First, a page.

After the war, in October 1945, Feynman accepted an offer to work at Cornell in Ithaca, New York. Some of that work included teaching but also research, in which he was given a free rein.
It was here where he came up with the well-known Feynman diagrams, a pictorial way of describing the mathematical descriptions of the behavior of particles. This was also where he did the fundamental work on quantum electrodynamics which later led to his winning a Nobel Prize in Physics in 1965.
But Feynman grew restless at Cornell and tired of the cold weather so in 1951 he went to work at Caltech in California instead.
Caltech And Stirring Up Brazil
As a condition of working at Caltech, he spent the first year in Brazil teaching at the Center for Physical Research. He noticed that students were very good at answering the type of questions which involved regurgitating facts, but they couldn’t apply that knowledge to the real world. He pointed this out in a talk he was asked to give toward the end of his visit. This was an example of his observing the difference his father had taught him between learning facts and understanding the why of things.
It was also in Brazil that he got interested in Samba music and took up the frigideira, a metal frying pan shaped instrument with a metal stick with which to beat it. He even played it as part of a band during the Carnival and at private parties.
When he returned from Brazil, he fell in love with Caltech. He especially liked that he could be in touch with people from so many disciplines and spent the remainder of his career there.
To give a small sample of his subsequent physics work, he examined the superfluidity of liquid helium, developed a model of weak decay with Murray Gell-Mann, and developed something called the parton model.
He also influenced future fields of endeavor. In 1959, he gave a talk called There’s Plenty of Room at the Bottom which led to nanotechnology. He also helped initiate quantum computing in 1981, the year after it was first proposed by Russian mathematician Yuri Mannin.
The Space Shuttle Challenger Commission
What brought Feynman to the attention of many who were not normally interested in science was his involvement on the Rogers Commission which studied the Challenger disaster. The cause of the disaster was the effect that particular morning’s cold temperatures had on decreasing the resiliency of O-rings connecting cylindrical sections of the solid rocket boosters.
It was later revealed that fellow commission member and astronaut, Sally Ride tipped off General Donald Kutyna, also on the commission, about the O-ring problem. He then tipped off Feynman, knowing that Feynman would investigate it no matter the politics or fear of reprisals. With his dedication to scientific integrity, that’s just what he did and performed a simple and famous demonstration at a press conference using a cup of ice water, a clamp, and a sample O-ring.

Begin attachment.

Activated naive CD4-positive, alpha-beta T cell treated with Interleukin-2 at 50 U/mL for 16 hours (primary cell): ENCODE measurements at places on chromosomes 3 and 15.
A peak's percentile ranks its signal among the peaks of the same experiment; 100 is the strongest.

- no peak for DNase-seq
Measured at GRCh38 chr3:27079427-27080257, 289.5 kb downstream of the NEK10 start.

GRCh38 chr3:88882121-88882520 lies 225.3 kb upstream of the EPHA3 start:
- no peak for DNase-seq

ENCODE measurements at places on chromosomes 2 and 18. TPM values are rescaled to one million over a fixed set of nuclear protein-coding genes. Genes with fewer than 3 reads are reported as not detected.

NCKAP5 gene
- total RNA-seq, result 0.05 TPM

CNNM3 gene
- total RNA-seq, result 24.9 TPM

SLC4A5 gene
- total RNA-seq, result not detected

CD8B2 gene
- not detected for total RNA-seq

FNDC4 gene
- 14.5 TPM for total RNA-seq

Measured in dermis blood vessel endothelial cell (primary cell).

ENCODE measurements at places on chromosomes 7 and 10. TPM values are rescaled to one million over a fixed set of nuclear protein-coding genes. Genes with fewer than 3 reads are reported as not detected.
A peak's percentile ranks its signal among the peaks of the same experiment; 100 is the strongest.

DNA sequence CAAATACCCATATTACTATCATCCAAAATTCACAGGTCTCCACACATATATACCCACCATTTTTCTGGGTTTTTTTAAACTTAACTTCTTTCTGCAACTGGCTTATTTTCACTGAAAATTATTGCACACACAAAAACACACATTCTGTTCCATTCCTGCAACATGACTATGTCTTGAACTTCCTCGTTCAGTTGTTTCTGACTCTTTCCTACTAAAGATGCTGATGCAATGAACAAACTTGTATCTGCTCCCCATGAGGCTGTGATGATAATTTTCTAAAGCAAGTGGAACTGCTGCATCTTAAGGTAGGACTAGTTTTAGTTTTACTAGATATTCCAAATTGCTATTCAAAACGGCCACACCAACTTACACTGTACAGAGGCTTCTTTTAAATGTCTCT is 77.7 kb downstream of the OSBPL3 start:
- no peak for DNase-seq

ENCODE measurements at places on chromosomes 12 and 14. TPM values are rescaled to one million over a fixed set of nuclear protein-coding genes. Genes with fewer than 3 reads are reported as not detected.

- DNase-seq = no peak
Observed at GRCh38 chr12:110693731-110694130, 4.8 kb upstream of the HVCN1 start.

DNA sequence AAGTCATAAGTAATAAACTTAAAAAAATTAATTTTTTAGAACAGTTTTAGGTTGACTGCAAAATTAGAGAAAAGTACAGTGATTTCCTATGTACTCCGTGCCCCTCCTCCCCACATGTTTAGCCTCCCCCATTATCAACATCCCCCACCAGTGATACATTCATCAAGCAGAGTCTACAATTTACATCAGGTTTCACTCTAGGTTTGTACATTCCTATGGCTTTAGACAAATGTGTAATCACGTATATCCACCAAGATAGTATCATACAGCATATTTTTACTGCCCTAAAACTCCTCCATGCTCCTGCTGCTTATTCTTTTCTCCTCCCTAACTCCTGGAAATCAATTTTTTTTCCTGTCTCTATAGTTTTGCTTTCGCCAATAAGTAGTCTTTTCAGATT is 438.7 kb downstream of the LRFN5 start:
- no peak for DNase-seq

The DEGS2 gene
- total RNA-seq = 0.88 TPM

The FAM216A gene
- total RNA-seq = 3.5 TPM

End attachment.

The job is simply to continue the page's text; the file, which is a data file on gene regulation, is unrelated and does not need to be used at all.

He also found numerous other problems within NASA, mostly stemming from a disconnect between the working engineers who had a firm and realistic grasp of the issues and management who for some reason didn’t. The write-up of his findings appeared in the report as Appendix F and we have an article summarizing it here.
Teaching And Writing
During his years at Caltech he gained fame as a great teacher and is still sometimes referred to as “The Great Explainer”.
Many of his lectures have been collected into books. If you’re looking for a good science read then pretty much anything is recommended, from the very approachable Six Easy Pieces to one you’d expect to be difficult but somehow isn’t, QED: The Strange Theory of Light and Matter. The three book series, The Feynman Lectures on Physics, aren’t light reading, though they can be if you’re a real physics geek. They are, however, great to have on your bookcase as a reference. All these books impart understanding, something Feynman was a master at doing
And if you want even more fun, pick up a copy of Surely You’re Joking, Mr. Feynman, an autobiography filled with not only the usual significant life details but also more antics than is believed one person can have in a single lifetime. A follow-up, What Do You Care What Other People Think?, contains more personal information in the first half, but the second half details his adventures working on the Challenger commission followed by the complete Appendix F which he’d written for the report.
Feynman died of cancer in 1988 but left behind a legacy which is just as alive today as it was when he was around creating it. There are many lessons you can take from this legacy: to have fun, be curious, seek out understanding, but as a scientist or engineer the biggest challenge is perhaps to not fool yourself or anyone else, which Feynman referred to as integrity. It’s something he applied throughout his scientific career and it was a guiding principle for him while investigating the Challenger disaster. He put it this way:
I’m not talking about a specific, extra type of integrity that is not lying, but bending over backwards to show how you’re maybe wrong, that you ought to have when acting as a scientist. And this is our responsibility as scientists, certainly to other scientists, and I think to laymen.
It’s a big legacy, so much so that this article could have been much longer and was even trimmed for length. So if you have a favorite Feynman story or book, perhaps we can spill some of his tale into the comments below.